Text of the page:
Rupert Murdoch & the Business of Bile
Rupert Murdoch founded Fox News in 1996 and ever since, cultural elites have complained that it spews acid reflux into the American political discourse, eating away at basic norms of decency. They blame Fox for shifting the Overton window and creating an audience for media personalities such as Alex Jones to pump lies about the parents of dead children into YouTube feeds of millions of Americans.
Cultural gatekeepers have been largely ineffective at pushing back against the growth of militant right-wing media largely because there is just a helluva lot of money to be made pushing this kind of content.
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While Murdoch spun out Fox News off from his New Corporation empire several years ago, News retains extensive media properties in the US, UK and Australia. Over the last year, user growth has surged. In Australia, News added over 100,000 subscribers; in the UK The Times grew by 71,000 followers; while in the US the New York Post grew its unique user count by 61 percent.
This surge in interest has translated directly into an improved bottom line. News Corporation’s News Media segment reported an increase in EBITDA of $165 million. The key drivers of this were both the increased digital subscribers, but also higher advertising revenue thanks to the additional eyeballs viewing News’ content.
Fox Corporation, led by Rupert’s son Lachlan, has experienced similarly stellar results over the past year. Revenues increased 8 percent to $13.97 billion and the company’s Cable Network segment, which incorporates Fox News, did particularly well with advertising revenues increasing by $125 million. Fox News’s capacity to increase advertising despite overall decline in cable news viewership speaks to its dominance in the cable news landscape.
Compared to these numbers, independent creators such as Alex Jones seem small-time. But looking closer, it becomes clear they’ve found plenty of revenue in the dark shadows where even the likes of News and Fox fear to tread. In a recent defamation case involving Jones and his InfoWars network, an economist valued the company at $270 million. Among the evidence put forward during the case was a memo from Jones’ business manager stating the site bringing in gross revenues of $800,000 per day selling vitamin supplements and other products popular with his right-win audience such as body armor. That would imply revenues of approximately $300 million per year.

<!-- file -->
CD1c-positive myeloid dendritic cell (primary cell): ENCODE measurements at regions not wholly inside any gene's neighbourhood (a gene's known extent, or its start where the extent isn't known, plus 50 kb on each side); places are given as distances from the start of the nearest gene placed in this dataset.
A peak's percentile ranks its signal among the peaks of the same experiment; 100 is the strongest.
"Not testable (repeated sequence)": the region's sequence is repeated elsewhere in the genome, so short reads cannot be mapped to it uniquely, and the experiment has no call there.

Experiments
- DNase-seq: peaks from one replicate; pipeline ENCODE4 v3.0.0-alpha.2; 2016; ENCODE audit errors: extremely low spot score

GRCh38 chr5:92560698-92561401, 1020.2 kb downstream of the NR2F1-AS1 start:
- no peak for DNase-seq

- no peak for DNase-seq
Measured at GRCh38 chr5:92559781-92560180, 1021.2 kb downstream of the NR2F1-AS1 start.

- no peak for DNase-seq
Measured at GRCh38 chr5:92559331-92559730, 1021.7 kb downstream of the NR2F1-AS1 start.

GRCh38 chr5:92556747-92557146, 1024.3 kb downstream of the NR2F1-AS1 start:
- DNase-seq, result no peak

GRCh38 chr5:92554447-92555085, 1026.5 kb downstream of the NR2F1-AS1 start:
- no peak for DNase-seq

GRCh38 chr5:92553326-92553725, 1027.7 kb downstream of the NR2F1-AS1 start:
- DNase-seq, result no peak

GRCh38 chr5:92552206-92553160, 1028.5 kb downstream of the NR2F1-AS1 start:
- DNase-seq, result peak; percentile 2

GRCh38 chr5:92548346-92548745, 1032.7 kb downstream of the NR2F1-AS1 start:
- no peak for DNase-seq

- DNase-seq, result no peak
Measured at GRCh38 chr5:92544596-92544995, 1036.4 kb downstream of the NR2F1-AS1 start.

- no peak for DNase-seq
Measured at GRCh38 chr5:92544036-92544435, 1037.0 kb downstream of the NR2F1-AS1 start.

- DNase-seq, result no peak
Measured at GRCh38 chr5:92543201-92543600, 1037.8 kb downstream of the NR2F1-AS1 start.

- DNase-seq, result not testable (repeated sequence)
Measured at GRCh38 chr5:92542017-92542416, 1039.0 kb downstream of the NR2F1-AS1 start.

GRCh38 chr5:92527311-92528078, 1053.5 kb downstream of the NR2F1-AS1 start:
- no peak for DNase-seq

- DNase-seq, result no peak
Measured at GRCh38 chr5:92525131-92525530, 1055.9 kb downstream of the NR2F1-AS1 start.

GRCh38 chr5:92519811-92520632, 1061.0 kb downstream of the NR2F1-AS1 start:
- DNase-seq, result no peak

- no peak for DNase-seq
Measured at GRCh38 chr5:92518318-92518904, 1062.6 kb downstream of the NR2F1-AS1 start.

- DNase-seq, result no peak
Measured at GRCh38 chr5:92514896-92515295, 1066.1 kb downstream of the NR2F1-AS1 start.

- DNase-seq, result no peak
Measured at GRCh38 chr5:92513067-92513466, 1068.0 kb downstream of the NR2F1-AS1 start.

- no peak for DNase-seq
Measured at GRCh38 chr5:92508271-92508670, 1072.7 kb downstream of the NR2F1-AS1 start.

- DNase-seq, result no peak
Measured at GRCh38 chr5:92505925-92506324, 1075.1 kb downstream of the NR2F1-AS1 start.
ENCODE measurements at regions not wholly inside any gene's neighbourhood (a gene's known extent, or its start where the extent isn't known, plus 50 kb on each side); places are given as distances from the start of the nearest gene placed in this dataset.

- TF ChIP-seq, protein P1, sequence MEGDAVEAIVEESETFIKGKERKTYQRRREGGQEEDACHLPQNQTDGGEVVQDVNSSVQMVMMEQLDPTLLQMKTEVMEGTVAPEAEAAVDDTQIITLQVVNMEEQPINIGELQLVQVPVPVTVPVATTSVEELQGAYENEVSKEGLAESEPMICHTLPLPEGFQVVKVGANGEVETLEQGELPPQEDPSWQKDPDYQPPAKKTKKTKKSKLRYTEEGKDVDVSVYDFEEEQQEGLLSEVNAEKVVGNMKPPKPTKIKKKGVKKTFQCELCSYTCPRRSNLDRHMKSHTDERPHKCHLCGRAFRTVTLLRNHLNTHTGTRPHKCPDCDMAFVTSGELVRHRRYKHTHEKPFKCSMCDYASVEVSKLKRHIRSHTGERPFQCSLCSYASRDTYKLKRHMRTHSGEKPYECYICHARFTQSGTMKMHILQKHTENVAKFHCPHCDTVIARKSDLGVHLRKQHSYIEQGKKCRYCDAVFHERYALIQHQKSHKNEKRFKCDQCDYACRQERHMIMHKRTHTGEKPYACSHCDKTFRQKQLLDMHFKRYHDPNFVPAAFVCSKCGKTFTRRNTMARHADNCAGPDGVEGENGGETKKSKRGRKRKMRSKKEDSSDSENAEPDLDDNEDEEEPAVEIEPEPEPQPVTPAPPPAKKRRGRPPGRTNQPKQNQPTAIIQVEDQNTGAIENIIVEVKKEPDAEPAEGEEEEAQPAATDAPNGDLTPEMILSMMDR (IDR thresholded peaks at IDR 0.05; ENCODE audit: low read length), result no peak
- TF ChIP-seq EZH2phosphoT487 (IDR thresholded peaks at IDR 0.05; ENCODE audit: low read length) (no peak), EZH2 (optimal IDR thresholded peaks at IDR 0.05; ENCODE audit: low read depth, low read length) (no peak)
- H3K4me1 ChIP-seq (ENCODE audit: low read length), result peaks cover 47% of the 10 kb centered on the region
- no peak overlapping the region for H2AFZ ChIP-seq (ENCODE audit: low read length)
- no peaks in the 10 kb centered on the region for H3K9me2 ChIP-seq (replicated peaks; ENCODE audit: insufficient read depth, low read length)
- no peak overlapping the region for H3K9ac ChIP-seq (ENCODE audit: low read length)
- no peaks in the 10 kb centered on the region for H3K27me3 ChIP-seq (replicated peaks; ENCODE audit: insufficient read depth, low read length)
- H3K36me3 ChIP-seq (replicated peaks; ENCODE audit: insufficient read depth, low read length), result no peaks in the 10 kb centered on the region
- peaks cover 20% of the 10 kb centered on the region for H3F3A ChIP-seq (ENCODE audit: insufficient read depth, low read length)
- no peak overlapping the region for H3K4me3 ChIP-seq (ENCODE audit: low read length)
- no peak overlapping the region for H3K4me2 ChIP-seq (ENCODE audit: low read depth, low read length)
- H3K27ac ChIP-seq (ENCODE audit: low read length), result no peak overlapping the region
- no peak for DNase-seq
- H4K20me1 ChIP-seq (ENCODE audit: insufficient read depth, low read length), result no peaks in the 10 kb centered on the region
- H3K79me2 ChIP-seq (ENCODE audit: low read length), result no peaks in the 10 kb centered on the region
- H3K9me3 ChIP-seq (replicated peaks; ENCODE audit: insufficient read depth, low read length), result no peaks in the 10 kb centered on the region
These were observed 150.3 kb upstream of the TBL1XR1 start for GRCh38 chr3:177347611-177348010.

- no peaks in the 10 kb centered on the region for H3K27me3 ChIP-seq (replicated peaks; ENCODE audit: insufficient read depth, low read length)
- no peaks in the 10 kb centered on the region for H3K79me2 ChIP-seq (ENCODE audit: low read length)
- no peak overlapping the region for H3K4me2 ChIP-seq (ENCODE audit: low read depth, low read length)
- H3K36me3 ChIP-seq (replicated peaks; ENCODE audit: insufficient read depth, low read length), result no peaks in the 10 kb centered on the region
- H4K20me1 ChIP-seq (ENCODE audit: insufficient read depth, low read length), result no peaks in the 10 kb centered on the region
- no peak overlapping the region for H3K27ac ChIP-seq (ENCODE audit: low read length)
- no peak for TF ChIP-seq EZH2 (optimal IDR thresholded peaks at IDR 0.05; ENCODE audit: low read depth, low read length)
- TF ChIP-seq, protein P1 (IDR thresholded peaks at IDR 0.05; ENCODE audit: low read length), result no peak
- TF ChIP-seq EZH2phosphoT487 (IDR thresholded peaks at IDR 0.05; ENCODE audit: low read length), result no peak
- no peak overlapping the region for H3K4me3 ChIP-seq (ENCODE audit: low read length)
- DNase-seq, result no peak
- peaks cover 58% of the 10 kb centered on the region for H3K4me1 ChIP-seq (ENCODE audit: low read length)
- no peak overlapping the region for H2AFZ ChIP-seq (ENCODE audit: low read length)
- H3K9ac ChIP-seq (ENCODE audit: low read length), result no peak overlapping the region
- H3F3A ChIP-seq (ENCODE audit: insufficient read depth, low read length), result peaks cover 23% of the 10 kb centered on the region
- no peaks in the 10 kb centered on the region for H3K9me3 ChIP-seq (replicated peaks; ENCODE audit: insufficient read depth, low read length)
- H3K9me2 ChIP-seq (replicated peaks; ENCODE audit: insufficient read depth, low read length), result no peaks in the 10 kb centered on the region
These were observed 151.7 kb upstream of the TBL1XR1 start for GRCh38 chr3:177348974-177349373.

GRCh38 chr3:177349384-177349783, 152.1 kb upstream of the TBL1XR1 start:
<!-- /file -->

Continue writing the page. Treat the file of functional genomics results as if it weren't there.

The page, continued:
The inescapable reality is that there is a boatload of money to be made in selling a violent and dystopian vision of the future. As a consequence, there is no shortage of aspiring media personalities willing to fill in the blanks of whatever hazy, subconscious concerns the voting public may have.
This has made possible the creation not just of alternative facts, but alternative realities. The right-wing media landscape is sufficiently diverse across mediums and personalities that a committed consumer can easily convince themselves that they are informed and listening to both sides.
The nature of the product makes solutions elusive. One of the factors enabling the rise of these wildly profitable media outlets was a healthy respect for a free press in the countries in which they operate. But just as we ultimately decided public health was more important than untrammelled free choice and the profits of Big Tobacco in the context of cigarettes, so too civil society and policy-makers need to find a way to dam the river of gold that flows to the purveyors of political bile.
Alex Jones ordered to pay $49.3M total over Sandy Hook lies, Politico
“An economist hired by the plaintiffs testified that Jones and the company are worth up to $270 million, suggesting that Jones was still making money. Bernard Pettingill, who was hired by the plaintiffs to study Jones’ net worth, said records show that Jones withdrew $62 million for himself in 2021, when default judgments were issued in lawsuits against him.”
Fourth quarter and full year results, News Corporation
“News Corp set significant records in Fiscal 2022, including in revenue and profitability, which surged 31 percent to $1.7 billion, and that came after a resounding 26 percent increase in the previous year. Revenues rose a robust 11 percent, reaching a record $10.4 billion, with increases in each and every segment on an adjusted basis.”
Fourth quarter and full year results, Fox Corporation
“The Company reported total quarterly revenues of $3.03 billion, a 5% increase from the $2.89 billion reported in the prior year quarter. Affiliate fee revenues increased 4% with 7% growth at the Television segment and 2% growth at the Cable Network Programming segment. Advertising revenues increased 7%, primarily due to stronger pricing and higher ratings at FOX News Media, higher political advertising revenues at the FOX Television Stations”